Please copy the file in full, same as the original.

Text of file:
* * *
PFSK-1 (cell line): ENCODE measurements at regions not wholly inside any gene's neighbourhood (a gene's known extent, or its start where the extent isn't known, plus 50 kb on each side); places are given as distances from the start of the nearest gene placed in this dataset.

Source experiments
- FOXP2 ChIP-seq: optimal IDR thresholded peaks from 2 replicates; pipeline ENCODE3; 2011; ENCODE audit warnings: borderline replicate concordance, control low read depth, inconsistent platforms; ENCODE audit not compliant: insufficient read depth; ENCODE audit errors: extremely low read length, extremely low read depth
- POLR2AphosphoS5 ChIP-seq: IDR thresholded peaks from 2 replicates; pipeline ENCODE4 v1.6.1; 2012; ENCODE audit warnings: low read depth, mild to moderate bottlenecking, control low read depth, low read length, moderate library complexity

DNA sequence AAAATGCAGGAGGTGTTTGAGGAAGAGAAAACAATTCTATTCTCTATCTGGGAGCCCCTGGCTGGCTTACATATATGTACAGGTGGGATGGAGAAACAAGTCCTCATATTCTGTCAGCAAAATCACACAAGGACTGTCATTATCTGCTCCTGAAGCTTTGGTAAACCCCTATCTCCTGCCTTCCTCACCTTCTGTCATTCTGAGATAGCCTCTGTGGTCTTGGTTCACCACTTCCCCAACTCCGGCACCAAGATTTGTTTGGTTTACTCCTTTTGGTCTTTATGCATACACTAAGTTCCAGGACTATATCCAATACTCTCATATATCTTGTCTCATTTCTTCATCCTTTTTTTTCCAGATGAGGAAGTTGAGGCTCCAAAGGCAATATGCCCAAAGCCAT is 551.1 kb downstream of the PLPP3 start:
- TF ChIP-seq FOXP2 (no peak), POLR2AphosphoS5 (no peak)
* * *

PFSK-1 (cell line): ENCODE measurements at regions not wholly inside any gene's neighbourhood (a gene's known extent, or its start where the extent isn't known, plus 50 kb on each side); places are given as distances from the start of the nearest gene placed in this dataset.

Source experiments
- FOXP2 ChIP-seq: optimal IDR thresholded peaks from 2 replicates; pipeline ENCODE3; 2011; ENCODE audit warnings: borderline replicate concordance, control low read depth, inconsistent platforms; ENCODE audit not compliant: insufficient read depth; ENCODE audit errors: extremely low read length, extremely low read depth
- POLR2AphosphoS5 ChIP-seq: IDR thresholded peaks from 2 replicates; pipeline ENCODE4 v1.6.1; 2012; ENCODE audit warnings: low read depth, mild to moderate bottlenecking, control low read depth, low read length, moderate library complexity

DNA sequence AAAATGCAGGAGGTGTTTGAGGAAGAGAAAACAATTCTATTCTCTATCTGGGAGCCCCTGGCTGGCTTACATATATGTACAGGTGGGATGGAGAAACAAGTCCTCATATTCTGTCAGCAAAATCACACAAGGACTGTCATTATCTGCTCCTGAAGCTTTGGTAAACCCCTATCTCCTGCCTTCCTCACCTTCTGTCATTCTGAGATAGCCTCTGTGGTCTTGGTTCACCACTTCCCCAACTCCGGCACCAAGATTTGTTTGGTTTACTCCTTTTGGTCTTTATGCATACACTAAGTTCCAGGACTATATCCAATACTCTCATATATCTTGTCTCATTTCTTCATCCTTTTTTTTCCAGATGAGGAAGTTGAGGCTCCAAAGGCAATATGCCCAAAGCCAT is 551.1 kb downstream of the PLPP3 start:
- TF ChIP-seq FOXP2 (no peak), POLR2AphosphoS5 (no peak)